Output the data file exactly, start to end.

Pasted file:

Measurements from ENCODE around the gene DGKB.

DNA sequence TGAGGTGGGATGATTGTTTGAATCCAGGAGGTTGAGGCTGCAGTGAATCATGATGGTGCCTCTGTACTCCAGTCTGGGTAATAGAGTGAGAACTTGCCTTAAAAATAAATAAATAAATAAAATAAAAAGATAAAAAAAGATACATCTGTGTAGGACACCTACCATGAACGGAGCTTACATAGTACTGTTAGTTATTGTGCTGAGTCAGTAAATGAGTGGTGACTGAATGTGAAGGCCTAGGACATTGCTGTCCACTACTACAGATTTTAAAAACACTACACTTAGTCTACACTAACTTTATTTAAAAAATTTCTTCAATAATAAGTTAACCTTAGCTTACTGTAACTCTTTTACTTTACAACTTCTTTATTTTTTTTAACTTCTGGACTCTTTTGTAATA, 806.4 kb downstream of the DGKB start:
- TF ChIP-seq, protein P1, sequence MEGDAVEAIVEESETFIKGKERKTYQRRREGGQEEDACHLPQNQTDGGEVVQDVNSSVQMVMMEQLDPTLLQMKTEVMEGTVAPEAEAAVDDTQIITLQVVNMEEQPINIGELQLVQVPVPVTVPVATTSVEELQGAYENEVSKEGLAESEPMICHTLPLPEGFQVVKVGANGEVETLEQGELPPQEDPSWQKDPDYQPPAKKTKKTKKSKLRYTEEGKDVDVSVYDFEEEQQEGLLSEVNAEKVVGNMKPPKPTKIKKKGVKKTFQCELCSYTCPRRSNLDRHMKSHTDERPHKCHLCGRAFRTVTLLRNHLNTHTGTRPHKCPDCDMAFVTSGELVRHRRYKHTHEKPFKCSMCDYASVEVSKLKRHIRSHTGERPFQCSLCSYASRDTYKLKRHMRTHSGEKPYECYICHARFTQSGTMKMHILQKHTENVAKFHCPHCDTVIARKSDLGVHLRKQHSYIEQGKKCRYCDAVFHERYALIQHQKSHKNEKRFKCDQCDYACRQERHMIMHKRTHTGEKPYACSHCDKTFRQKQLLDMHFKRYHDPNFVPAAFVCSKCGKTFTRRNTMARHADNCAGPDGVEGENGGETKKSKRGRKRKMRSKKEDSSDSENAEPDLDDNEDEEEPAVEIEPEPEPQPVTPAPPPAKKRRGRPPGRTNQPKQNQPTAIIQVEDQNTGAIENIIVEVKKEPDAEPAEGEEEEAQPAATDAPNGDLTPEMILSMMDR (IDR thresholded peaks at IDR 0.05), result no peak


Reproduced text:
Measurements from ENCODE around the gene DGKB.

DNA sequence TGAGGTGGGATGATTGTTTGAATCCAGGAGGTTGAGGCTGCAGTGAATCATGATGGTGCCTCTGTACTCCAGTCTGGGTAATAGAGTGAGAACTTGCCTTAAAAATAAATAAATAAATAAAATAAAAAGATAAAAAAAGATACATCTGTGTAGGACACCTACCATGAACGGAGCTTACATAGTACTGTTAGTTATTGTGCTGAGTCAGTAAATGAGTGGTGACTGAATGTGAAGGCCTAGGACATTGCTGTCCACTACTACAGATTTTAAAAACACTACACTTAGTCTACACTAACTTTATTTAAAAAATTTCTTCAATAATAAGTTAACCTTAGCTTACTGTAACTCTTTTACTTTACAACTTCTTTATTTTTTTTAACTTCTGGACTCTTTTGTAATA, 806.4 kb downstream of the DGKB start:
- TF ChIP-seq, protein P1, sequence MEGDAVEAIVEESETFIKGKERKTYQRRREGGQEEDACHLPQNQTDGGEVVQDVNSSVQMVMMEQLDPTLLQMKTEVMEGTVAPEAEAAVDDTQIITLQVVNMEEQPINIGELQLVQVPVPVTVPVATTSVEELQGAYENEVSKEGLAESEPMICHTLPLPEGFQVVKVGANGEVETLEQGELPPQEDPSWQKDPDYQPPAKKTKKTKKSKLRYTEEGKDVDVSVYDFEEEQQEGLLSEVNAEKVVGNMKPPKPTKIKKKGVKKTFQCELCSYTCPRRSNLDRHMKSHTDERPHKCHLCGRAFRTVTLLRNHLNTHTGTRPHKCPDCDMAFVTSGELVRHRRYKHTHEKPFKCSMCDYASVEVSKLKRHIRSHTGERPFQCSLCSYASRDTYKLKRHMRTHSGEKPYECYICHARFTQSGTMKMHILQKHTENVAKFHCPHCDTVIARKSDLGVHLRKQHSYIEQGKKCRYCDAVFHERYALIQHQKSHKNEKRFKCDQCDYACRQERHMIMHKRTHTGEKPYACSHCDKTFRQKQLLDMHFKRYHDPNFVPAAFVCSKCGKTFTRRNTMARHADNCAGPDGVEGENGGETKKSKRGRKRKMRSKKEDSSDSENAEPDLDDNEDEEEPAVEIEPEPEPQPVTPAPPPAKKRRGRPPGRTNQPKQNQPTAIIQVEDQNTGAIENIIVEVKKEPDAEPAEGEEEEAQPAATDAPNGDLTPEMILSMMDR (IDR thresholded peaks at IDR 0.05), result no peak